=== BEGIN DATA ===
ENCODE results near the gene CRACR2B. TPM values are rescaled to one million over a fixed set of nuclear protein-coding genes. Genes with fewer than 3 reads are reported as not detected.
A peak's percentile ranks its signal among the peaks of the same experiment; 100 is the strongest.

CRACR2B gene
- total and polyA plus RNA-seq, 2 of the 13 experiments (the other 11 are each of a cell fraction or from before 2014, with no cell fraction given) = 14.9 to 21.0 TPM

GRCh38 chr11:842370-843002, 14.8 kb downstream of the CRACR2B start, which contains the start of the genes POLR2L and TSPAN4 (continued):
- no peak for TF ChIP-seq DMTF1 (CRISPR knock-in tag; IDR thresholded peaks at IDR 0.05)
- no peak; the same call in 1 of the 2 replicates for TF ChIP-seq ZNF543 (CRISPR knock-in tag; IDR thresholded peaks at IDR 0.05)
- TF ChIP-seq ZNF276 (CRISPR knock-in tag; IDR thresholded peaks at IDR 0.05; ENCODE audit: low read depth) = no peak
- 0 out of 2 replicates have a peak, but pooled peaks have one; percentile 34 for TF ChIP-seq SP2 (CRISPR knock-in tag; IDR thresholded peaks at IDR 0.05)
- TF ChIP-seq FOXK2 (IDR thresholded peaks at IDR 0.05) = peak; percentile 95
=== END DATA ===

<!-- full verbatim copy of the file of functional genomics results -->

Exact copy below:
ENCODE results near the gene CRACR2B. TPM values are rescaled to one million over a fixed set of nuclear protein-coding genes. Genes with fewer than 3 reads are reported as not detected.
A peak's percentile ranks its signal among the peaks of the same experiment; 100 is the strongest.

CRACR2B gene
- total and polyA plus RNA-seq, 2 of the 13 experiments (the other 11 are each of a cell fraction or from before 2014, with no cell fraction given) = 14.9 to 21.0 TPM

GRCh38 chr11:842370-843002, 14.8 kb downstream of the CRACR2B start, which contains the start of the genes POLR2L and TSPAN4 (continued):
- no peak for TF ChIP-seq DMTF1 (CRISPR knock-in tag; IDR thresholded peaks at IDR 0.05)
- no peak; the same call in 1 of the 2 replicates for TF ChIP-seq ZNF543 (CRISPR knock-in tag; IDR thresholded peaks at IDR 0.05)
- TF ChIP-seq ZNF276 (CRISPR knock-in tag; IDR thresholded peaks at IDR 0.05; ENCODE audit: low read depth) = no peak
- 0 out of 2 replicates have a peak, but pooled peaks have one; percentile 34 for TF ChIP-seq SP2 (CRISPR knock-in tag; IDR thresholded peaks at IDR 0.05)
- TF ChIP-seq FOXK2 (IDR thresholded peaks at IDR 0.05) = peak; percentile 95